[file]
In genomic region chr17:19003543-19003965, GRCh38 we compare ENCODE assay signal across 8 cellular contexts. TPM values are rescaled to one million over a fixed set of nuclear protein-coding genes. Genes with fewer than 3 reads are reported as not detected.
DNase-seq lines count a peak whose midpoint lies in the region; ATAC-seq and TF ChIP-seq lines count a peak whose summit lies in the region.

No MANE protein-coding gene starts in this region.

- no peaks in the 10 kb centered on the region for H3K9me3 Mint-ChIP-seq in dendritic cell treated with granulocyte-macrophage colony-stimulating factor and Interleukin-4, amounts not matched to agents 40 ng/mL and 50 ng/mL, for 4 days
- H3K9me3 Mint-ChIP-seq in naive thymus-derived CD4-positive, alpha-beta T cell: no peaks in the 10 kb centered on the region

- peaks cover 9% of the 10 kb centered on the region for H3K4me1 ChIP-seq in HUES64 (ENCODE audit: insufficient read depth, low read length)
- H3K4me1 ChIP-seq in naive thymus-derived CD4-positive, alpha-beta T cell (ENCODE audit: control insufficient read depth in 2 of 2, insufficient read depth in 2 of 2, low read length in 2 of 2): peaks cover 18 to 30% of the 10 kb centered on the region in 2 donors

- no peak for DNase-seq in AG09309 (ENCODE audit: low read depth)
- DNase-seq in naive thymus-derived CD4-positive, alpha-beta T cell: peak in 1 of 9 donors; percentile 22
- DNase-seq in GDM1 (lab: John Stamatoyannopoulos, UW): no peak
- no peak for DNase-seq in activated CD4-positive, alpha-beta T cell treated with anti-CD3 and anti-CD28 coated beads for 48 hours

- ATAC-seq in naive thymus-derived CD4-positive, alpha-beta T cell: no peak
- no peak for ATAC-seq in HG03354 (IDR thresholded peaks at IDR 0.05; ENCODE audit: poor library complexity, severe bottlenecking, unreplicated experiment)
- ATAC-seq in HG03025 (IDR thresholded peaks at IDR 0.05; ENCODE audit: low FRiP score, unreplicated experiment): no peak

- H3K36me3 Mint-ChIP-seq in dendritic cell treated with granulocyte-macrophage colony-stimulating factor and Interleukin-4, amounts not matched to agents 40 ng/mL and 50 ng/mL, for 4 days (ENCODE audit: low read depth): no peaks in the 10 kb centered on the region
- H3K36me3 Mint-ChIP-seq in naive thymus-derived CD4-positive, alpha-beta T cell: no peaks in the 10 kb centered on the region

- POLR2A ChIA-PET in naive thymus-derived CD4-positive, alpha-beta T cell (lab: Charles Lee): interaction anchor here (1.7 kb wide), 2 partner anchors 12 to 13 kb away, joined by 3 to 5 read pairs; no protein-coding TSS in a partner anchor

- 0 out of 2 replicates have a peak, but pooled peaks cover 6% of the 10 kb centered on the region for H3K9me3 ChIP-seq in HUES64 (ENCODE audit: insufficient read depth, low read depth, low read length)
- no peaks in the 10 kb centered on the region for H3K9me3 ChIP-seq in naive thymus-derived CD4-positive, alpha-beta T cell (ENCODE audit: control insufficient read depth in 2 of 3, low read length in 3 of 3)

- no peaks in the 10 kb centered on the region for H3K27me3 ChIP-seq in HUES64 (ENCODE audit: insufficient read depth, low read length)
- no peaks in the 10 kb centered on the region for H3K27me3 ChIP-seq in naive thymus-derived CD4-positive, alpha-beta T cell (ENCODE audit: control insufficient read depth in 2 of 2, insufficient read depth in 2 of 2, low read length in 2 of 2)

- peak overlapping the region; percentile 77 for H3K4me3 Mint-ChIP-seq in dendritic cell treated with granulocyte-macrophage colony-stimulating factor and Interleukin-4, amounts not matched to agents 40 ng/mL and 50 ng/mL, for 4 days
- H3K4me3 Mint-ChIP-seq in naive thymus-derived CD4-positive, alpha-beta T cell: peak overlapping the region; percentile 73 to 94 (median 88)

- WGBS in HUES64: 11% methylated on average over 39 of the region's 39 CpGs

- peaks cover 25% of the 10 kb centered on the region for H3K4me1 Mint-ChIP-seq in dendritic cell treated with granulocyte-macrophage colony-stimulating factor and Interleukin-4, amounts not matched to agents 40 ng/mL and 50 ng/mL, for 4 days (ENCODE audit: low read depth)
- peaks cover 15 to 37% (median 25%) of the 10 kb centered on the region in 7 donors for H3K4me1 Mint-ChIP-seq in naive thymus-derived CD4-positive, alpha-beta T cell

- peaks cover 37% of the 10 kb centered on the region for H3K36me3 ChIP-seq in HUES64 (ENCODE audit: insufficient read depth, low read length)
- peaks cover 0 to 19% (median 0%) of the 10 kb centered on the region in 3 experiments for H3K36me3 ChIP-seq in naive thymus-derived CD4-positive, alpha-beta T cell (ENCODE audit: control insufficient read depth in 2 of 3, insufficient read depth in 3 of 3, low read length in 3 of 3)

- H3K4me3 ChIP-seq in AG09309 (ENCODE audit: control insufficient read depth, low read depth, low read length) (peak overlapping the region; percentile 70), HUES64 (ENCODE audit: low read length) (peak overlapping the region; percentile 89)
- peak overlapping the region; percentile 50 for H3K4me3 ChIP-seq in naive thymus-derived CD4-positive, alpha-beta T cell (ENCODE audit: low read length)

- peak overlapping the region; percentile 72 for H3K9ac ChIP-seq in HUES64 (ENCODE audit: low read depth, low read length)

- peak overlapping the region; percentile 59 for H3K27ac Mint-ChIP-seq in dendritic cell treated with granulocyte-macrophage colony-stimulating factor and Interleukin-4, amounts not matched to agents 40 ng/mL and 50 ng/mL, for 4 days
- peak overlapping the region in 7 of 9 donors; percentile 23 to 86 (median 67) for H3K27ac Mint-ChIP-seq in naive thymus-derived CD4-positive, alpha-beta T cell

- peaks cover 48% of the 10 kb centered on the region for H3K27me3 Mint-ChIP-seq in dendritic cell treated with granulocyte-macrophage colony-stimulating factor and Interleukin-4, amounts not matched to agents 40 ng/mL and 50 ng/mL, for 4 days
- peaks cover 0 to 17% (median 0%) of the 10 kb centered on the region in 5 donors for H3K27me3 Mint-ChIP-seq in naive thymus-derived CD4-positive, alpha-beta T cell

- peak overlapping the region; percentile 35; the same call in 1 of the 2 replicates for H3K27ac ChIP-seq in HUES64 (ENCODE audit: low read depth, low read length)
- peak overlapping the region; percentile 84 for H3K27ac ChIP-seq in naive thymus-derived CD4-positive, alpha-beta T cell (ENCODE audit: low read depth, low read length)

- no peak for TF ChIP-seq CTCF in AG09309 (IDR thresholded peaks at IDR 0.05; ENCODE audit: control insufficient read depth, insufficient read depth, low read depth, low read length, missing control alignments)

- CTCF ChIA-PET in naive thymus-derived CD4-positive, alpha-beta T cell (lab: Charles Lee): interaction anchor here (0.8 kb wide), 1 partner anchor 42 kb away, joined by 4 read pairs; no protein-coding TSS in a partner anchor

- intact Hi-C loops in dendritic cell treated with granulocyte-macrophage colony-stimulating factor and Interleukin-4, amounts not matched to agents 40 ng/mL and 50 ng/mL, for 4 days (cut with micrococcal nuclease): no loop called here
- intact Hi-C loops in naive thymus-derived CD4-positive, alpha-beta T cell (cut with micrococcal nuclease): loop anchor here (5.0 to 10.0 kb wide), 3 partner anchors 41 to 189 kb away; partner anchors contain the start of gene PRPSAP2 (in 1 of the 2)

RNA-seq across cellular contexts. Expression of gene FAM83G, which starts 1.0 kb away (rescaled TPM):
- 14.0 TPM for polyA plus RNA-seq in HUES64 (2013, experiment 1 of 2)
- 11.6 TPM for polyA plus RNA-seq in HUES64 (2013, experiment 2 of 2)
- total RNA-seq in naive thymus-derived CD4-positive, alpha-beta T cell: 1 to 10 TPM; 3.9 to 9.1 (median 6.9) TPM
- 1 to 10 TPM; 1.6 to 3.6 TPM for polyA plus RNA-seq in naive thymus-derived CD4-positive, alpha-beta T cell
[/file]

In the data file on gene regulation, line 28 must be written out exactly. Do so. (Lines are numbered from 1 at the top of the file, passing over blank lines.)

- peaks cover 0 to 19% (median 0%) of the 10 kb centered on the region in 3 experiments for H3K36me3 ChIP-seq in naive thymus-derived CD4-positive, alpha-beta T cell (ENCODE audit: control insufficient read depth in 2 of 3, insufficient read depth in 3 of 3, low read length in 3 of 3)